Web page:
When companies have a poor culture, 48% employees start looking for a job.
This research by Columbia University in 2017 will come as no surprise to many of us. After all, who wants to work in a company that makes us miserable?
We all want to be able to go to work and be happy and feel that we are contributing to something bigger.
As I’ve often explained, culture is more than your work perks or the social events you hold, culture is a thread that runs through every area of your business and should give people the autonomy to carry out their work to the best of their ability.
From toxic cultures to poor managers, culture is at the heart why many employees leave their employer.
78% of executives said culture is among the top five things that add value to their company.
Company culture is a valuable asset to a business. It drives the brand, increases retention, reduces employee absence, increases employability and productivity, and creates brand dominance. The list goes on.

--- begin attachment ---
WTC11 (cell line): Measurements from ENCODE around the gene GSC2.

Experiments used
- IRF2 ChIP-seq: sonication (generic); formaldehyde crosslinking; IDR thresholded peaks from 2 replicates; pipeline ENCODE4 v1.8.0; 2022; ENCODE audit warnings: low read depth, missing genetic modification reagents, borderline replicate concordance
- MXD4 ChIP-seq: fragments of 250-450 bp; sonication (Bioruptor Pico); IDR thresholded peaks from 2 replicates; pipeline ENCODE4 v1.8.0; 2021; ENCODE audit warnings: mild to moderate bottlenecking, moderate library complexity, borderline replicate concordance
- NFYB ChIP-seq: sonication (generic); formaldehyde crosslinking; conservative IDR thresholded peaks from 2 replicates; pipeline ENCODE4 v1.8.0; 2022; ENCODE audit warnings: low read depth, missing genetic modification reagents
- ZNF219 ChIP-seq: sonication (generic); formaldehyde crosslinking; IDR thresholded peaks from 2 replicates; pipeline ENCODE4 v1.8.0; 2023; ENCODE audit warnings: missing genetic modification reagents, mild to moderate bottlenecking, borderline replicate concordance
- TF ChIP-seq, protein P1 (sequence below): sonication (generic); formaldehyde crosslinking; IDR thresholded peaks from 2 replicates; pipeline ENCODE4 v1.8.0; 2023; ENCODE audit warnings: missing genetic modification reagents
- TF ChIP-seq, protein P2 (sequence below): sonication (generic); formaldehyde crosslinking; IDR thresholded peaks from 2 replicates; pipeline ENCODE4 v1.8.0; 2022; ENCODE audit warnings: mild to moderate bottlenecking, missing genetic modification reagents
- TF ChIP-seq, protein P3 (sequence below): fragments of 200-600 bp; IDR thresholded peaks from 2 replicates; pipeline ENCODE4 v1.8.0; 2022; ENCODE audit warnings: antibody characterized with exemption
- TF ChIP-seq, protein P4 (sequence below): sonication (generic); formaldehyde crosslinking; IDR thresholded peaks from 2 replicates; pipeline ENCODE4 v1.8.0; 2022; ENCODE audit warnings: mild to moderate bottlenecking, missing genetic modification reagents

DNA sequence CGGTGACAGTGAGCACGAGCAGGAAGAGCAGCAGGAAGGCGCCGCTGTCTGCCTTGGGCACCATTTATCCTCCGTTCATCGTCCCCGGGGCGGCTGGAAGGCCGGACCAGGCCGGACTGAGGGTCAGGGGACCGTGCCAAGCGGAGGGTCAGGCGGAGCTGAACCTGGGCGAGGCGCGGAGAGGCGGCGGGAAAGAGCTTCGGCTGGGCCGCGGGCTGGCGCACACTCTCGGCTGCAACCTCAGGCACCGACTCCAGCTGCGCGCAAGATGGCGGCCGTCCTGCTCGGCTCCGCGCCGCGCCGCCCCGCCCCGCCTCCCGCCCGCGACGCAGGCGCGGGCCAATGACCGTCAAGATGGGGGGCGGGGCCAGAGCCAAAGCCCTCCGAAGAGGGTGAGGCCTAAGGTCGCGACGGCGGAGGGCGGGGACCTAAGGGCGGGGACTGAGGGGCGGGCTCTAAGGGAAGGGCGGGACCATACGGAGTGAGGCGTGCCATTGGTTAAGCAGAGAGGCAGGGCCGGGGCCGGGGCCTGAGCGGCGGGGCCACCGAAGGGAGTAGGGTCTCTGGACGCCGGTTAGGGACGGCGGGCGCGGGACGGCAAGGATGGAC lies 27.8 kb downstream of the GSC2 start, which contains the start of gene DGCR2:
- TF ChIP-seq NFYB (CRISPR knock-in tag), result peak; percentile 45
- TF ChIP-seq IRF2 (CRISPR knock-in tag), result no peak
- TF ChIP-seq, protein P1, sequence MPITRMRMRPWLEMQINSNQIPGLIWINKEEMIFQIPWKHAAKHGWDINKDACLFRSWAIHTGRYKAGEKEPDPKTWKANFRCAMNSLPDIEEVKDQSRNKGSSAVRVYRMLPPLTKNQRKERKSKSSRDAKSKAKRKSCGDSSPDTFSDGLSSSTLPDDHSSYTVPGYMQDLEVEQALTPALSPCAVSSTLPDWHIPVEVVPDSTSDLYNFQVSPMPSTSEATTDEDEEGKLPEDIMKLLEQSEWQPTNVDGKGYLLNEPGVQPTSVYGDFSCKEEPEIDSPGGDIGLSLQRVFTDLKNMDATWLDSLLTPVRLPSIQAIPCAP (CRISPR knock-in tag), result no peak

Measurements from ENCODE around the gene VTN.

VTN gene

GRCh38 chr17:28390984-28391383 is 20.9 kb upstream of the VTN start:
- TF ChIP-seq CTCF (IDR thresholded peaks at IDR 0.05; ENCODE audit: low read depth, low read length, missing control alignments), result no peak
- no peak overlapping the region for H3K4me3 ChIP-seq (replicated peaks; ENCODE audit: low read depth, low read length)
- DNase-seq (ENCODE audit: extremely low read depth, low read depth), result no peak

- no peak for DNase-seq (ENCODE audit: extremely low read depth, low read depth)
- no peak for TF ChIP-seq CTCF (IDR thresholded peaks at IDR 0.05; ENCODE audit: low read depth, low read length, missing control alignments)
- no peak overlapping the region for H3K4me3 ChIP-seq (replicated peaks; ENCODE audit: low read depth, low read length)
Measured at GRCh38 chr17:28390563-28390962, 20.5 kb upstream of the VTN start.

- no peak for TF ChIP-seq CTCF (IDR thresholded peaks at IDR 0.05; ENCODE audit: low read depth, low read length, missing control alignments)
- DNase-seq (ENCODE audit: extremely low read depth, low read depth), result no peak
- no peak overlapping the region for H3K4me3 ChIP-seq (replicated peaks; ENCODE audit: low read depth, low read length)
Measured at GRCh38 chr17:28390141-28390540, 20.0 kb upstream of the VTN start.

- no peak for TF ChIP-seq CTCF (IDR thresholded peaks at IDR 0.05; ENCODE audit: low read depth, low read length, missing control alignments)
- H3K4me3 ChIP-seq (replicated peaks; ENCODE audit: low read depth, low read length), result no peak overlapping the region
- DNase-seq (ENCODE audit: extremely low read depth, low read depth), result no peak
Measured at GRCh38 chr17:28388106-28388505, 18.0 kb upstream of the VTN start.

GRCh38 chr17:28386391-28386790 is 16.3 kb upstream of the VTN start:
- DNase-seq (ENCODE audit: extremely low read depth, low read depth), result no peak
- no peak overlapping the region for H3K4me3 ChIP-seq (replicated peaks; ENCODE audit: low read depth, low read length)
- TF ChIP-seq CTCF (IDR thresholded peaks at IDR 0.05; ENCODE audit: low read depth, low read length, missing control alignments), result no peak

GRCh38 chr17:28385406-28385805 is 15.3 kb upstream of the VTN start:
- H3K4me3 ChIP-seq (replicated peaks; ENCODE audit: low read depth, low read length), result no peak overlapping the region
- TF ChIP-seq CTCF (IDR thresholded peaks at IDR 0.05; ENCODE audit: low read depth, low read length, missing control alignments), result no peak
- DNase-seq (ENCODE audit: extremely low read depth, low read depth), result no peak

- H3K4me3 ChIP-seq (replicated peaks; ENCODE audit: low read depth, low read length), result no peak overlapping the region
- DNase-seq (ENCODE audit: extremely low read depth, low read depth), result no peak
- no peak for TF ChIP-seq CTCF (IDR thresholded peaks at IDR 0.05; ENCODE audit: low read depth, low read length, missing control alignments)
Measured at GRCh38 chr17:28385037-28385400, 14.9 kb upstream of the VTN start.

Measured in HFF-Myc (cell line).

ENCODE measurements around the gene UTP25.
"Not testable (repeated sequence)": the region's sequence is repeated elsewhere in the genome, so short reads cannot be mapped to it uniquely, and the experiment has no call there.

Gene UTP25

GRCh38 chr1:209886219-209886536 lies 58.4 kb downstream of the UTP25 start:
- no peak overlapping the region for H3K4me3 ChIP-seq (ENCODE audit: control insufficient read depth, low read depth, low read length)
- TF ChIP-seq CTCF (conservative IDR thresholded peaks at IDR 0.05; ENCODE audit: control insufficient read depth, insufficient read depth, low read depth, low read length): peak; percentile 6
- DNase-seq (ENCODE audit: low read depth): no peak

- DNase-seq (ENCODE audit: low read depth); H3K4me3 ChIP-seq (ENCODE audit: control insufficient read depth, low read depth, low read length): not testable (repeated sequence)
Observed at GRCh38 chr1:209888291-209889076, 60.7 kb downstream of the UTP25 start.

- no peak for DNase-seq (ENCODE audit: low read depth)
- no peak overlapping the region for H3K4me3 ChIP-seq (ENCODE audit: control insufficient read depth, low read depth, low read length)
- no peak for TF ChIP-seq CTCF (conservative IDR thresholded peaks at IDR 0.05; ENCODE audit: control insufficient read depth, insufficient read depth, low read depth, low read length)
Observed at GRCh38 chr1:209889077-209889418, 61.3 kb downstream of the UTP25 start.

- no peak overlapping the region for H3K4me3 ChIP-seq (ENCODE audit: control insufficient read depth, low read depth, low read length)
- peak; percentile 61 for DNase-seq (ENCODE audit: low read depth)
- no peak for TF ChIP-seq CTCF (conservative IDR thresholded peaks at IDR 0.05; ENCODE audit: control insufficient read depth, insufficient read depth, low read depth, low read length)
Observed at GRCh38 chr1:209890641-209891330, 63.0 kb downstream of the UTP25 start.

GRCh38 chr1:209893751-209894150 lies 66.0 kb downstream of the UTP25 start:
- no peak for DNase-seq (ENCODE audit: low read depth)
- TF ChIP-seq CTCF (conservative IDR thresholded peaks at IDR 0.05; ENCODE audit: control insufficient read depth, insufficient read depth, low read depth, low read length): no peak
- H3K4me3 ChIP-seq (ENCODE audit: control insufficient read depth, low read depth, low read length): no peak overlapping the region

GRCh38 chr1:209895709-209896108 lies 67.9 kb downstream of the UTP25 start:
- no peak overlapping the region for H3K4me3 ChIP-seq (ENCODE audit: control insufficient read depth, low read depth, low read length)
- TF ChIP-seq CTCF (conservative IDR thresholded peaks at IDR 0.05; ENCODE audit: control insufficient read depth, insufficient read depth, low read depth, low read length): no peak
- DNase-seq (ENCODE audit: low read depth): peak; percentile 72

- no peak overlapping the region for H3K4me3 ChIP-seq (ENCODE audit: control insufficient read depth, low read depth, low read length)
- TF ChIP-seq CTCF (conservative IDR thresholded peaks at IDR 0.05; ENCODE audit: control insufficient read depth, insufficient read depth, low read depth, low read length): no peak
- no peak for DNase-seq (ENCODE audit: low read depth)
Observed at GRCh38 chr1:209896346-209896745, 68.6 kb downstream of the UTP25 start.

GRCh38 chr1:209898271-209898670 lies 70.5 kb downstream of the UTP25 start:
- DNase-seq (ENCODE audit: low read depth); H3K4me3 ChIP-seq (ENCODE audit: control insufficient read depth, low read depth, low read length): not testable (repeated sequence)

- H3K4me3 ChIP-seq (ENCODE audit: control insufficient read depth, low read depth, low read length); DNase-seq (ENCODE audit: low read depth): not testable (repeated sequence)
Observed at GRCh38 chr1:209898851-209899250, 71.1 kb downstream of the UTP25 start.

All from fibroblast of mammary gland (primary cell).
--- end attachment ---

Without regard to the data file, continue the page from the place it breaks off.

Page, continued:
When a unique company culture is truly embedded into the organisation, people feel they are working with purpose, and are more driven than their zero culture counterparts.
To any buyer, culture is almost priceless because it is a security that if a buyout happens this company will be able to handle change.
Compare this to a company that has unhappy employees and low productivity, and you’re looking at a dangerous risk rather than a secure investment.